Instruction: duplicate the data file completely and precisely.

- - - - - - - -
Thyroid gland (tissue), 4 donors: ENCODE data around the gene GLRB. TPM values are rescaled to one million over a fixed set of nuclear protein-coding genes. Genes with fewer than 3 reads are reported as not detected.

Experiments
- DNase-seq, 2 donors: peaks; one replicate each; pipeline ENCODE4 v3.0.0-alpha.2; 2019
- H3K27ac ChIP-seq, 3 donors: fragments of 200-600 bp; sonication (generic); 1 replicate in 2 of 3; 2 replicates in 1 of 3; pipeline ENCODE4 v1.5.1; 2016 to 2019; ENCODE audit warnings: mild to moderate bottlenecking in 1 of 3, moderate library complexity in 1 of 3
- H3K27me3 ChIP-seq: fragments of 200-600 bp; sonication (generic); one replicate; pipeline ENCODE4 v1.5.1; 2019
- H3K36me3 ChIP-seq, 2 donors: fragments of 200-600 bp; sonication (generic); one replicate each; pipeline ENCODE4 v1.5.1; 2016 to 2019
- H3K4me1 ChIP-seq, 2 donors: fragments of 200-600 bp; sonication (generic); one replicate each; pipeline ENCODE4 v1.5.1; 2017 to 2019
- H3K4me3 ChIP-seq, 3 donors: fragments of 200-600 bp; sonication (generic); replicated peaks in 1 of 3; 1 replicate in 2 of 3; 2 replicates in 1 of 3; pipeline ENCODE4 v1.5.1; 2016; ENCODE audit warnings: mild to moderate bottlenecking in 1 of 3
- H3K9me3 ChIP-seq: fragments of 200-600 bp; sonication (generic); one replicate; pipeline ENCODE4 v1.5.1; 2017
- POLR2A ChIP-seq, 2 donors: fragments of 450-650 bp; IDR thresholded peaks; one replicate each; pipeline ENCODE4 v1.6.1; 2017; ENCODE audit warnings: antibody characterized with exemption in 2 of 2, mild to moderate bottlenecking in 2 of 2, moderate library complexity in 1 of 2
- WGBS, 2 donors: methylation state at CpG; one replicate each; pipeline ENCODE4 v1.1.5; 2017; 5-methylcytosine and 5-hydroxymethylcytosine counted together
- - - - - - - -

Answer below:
Thyroid gland (tissue), 4 donors: ENCODE data around the gene GLRB. TPM values are rescaled to one million over a fixed set of nuclear protein-coding genes. Genes with fewer than 3 reads are reported as not detected.

Experiments
- DNase-seq, 2 donors: peaks; one replicate each; pipeline ENCODE4 v3.0.0-alpha.2; 2019
- H3K27ac ChIP-seq, 3 donors: fragments of 200-600 bp; sonication (generic); 1 replicate in 2 of 3; 2 replicates in 1 of 3; pipeline ENCODE4 v1.5.1; 2016 to 2019; ENCODE audit warnings: mild to moderate bottlenecking in 1 of 3, moderate library complexity in 1 of 3
- H3K27me3 ChIP-seq: fragments of 200-600 bp; sonication (generic); one replicate; pipeline ENCODE4 v1.5.1; 2019
- H3K36me3 ChIP-seq, 2 donors: fragments of 200-600 bp; sonication (generic); one replicate each; pipeline ENCODE4 v1.5.1; 2016 to 2019
- H3K4me1 ChIP-seq, 2 donors: fragments of 200-600 bp; sonication (generic); one replicate each; pipeline ENCODE4 v1.5.1; 2017 to 2019
- H3K4me3 ChIP-seq, 3 donors: fragments of 200-600 bp; sonication (generic); replicated peaks in 1 of 3; 1 replicate in 2 of 3; 2 replicates in 1 of 3; pipeline ENCODE4 v1.5.1; 2016; ENCODE audit warnings: mild to moderate bottlenecking in 1 of 3
- H3K9me3 ChIP-seq: fragments of 200-600 bp; sonication (generic); one replicate; pipeline ENCODE4 v1.5.1; 2017
- POLR2A ChIP-seq, 2 donors: fragments of 450-650 bp; IDR thresholded peaks; one replicate each; pipeline ENCODE4 v1.6.1; 2017; ENCODE audit warnings: antibody characterized with exemption in 2 of 2, mild to moderate bottlenecking in 2 of 2, moderate library complexity in 1 of 2
- WGBS, 2 donors: methylation state at CpG; one replicate each; pipeline ENCODE4 v1.1.5; 2017; 5-methylcytosine and 5-hydroxymethylcytosine counted together